Photo: A friend of mine came over this morning with three bottles of (really good) wine and this bouquet of flowers. “I am just in so much grief,” she said to me. “but I have been thinking of you.” I’m grateful beyond words for the kindness, and for the pop of color in my home. In in-laws are here and will be here until Sunday. The “liquid grace” will help make that a bit easier, and these flowers will be a lovely visible reminder that this, too, shall pass.
I didn’t write on Wednesday because I was baking bread. I was exhausted, I was grieving, I was terrified, but I’d made a promise, so I did it. A loaf of oatmeal molasses bread was baked and didn’t actually come out of my oven until 10pm. I set it to cool while I slept on the couch for about 45 minutes, then I wrapped it up and put myself to bed. My husband asked me why I was baking it, who was it for?
Thanksgiving. Not for the outcome of the election, but simply because the sun had risen. I placed that loaf and a small prayer on my church alter. I recognize that I had no control over Tuesday’s outcome , but I have control over how I deal with the news.
My grief took on many forms on Tuesday night and into Wednesday. Pure and simple terror kept me from sleeping. Anguish and disbelief made me snippy in the morning, downright depressed in the afternoon. Other people’s sorrow seeped in as I went through my day. I ended up being Oprah for many on Wednesday: giving people hugs, rubbing their backs and holding their hands, telling them to take things slowly, to let the panic subside and replace it with action. It was hard to take my own advice. There were moments when I had it together, others when the cold grip of unshackled fear would break loose and cause me to physically shake. I kept dropping my keys, dropped my coffee on my lawn, could not get proper footing on the sidewalk while running an errand. I joined the chorus of fright on Facebook, expressing my concerns and calling people to action, but then buried myself in life and what needed to be done instead of being the person I was telling everyone else to be. I prayed, then I baked bread as I promised I would.
Clarity came to me on Thursday morning, having emerged from the shock. As I thought about the darkness to come, watching the Republicans systematically dismantle my president’s legacy, my brain went to fundraising and giving to the watchdog organizations who have the infrastructure to put up a decent fight. But that got me thinking about the smaller organizations that are going to be left behind as we all decide to retreat to our partisan corners and throw money at our favorite big-picture nonprofits. The local food banks, the small but potent charities and service groups, the real community-based organizations that do real work for local people are going to be left behind if we don’t champion them over the next four years. The new economy is already showing that it’s going to be all about nourishing the already rich and it’s absolutely going to leave behind the poor. I can’t save every person, I can’t take up every mantle, but I decided that I do have the power to take thoughtful and meaningful actions in the following ways:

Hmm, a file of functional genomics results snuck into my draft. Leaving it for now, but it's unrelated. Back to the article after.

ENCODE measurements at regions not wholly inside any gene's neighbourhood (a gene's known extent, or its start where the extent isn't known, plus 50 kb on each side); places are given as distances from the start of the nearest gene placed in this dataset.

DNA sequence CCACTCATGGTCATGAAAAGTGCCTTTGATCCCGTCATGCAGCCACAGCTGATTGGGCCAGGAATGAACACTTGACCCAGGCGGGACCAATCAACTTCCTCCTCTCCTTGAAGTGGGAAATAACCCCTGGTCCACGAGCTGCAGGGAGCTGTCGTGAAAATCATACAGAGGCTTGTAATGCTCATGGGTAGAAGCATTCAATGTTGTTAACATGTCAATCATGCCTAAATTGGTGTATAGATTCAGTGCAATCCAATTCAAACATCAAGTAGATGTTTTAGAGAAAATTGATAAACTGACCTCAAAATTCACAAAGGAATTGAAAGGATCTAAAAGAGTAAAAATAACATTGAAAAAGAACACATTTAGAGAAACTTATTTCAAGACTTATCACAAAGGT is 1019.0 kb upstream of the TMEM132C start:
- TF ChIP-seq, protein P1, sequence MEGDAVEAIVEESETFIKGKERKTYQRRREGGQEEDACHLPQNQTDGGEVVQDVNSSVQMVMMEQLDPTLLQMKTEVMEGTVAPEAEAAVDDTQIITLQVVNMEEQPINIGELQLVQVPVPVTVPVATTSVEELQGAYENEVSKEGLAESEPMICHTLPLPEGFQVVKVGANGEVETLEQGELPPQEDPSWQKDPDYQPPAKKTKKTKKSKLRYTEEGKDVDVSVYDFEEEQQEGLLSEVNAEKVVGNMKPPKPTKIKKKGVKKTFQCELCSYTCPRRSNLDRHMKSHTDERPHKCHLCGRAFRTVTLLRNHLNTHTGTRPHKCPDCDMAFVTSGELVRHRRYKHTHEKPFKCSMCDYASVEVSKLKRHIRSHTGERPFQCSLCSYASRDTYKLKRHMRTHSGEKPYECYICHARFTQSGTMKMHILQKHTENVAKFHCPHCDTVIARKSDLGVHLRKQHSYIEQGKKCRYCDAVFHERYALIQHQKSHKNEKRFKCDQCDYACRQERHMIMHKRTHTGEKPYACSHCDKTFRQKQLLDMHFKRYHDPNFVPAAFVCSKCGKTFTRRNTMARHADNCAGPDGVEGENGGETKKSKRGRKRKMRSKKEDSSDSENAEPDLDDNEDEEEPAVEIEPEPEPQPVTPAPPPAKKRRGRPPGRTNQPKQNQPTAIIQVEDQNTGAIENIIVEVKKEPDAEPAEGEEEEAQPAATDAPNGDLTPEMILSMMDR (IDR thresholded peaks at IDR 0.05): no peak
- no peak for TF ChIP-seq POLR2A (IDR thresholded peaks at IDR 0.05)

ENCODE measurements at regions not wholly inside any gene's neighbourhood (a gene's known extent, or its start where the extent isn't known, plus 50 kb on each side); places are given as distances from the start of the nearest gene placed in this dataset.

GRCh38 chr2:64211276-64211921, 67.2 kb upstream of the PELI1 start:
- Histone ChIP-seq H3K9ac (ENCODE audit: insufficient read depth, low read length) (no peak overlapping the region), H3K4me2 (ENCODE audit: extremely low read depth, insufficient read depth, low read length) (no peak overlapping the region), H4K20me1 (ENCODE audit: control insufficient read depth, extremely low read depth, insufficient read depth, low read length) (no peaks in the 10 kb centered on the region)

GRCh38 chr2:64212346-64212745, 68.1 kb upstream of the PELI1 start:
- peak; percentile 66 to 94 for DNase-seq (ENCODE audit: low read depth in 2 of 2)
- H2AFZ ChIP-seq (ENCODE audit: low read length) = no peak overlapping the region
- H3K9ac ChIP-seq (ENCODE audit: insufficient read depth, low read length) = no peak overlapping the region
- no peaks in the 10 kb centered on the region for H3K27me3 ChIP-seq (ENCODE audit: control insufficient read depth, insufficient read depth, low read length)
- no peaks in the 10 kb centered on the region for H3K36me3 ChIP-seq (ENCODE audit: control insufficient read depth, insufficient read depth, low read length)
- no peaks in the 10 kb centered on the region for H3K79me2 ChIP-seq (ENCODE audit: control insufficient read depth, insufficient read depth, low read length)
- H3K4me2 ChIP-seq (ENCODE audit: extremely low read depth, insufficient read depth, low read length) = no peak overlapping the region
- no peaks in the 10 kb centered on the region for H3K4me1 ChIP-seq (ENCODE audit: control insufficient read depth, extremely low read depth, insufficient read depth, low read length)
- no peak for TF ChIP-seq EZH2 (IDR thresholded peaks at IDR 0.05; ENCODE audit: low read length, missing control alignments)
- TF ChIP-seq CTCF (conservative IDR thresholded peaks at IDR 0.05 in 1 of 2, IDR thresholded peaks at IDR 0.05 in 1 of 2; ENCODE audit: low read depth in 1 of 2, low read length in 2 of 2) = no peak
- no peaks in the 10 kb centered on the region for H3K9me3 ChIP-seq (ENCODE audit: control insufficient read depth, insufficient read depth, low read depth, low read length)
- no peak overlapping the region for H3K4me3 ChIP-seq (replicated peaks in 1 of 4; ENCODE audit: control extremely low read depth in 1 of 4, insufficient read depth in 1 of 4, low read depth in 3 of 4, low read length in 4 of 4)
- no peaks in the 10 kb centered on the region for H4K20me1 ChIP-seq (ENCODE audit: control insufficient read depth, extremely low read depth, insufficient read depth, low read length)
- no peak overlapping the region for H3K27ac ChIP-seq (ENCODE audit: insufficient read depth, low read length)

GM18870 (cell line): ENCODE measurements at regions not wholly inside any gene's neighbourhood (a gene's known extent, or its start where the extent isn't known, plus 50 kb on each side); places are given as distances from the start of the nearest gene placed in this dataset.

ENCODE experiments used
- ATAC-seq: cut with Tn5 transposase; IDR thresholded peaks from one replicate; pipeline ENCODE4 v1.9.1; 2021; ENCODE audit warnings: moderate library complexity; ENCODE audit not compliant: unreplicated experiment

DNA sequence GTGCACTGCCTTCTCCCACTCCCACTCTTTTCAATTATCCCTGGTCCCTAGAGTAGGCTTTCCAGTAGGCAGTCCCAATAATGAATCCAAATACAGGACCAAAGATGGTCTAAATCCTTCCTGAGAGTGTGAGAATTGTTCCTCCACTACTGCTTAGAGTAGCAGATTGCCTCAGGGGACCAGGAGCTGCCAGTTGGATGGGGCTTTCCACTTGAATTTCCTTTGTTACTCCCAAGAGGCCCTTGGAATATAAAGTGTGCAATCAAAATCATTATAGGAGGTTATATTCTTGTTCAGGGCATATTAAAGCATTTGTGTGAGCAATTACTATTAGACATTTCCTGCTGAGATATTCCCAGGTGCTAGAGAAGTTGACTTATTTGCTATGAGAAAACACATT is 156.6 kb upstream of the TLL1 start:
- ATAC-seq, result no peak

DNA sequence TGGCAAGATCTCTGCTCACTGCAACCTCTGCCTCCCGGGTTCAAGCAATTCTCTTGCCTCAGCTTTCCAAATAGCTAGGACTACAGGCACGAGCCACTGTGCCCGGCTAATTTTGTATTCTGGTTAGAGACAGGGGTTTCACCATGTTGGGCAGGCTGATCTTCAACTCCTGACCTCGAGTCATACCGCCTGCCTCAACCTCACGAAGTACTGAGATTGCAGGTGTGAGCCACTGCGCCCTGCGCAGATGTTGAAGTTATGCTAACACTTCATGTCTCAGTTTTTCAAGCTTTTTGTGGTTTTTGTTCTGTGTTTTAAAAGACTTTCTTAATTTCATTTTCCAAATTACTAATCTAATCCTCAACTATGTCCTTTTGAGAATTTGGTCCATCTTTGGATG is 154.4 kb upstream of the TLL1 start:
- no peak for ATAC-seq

I’ve decided to be a “patron” of two local organizations that I love. The first is First Teacher, a nonprofit parent education and advocacy group in Boston that provides families with support groups to help their children gain important pre-literacy skills as early as infancy, greatly improving their chance to succeed in school and in adult life. It is founded by a good friend of mine, it is proven to be successful, and every new family who walks through their doors is given a brand new book for their kids. I’ve decided to champion their cause, speak about them with my local friends, and donate to them regularly (2-3 times a year) and as significantly as I am able. The second is the Discovery Museums, a beautiful children’s science museum in a local MetroWest town that serves the children of the region with in-school science and engineering projects, free Friday programs, special days for children on the spectrum to enjoy the facilities in accessible ways, and generous discounts for families who cannot afford their admission fees.
I really encourage you to take similar actions, Dear Reader. If you have the means to give, I urge you to choose one or two local organizations in your community to champion over the next 4 years. Become their patron through regular donations as well as advocacy on their behalf. Nourish them with meaningful gifts from your own coffers, but also through pulling your friends in as well. The little guys need you, Dear Reader. Give if you can. Donate your time if you can’t donate your treasure. By reaching out right now, you are strengthening yourself.
I will not pretend to tell you that I’m ok and that everything else will be ok. I would not lie to you like that, Dear Reader. However, in my uncertainty and despair, I’ve decided that I will not crumble, nor will I hide. I’m going to use this as an opportunity to exhibit some grace, to find ways to sustainably practice my faith to the benefit of others, and to step up and take a more leadership role in these communities that I belong to. In other words, it’s time to be a damn adult.
It is night, Dear Reader. The night is for stillness. It is ok to be still right now, Dear Reader, and to process everything that has happened. When you are ready to emerge and start moving again, please do so thoughtfully, understanding that the world needs you now more than ever. We need your brain, we need your good health, we need your strong hands, we need your clear voice. Without you, the fight for change and growth will have little resonance or urgency. How you see the world and what you bring to it matters.
Therefore, I wish you peace this Friday, Dear Reader. Let it fill you up and calm you down. Let it illuminate the way forward for all of us.
Until Monday, stay safe and take care.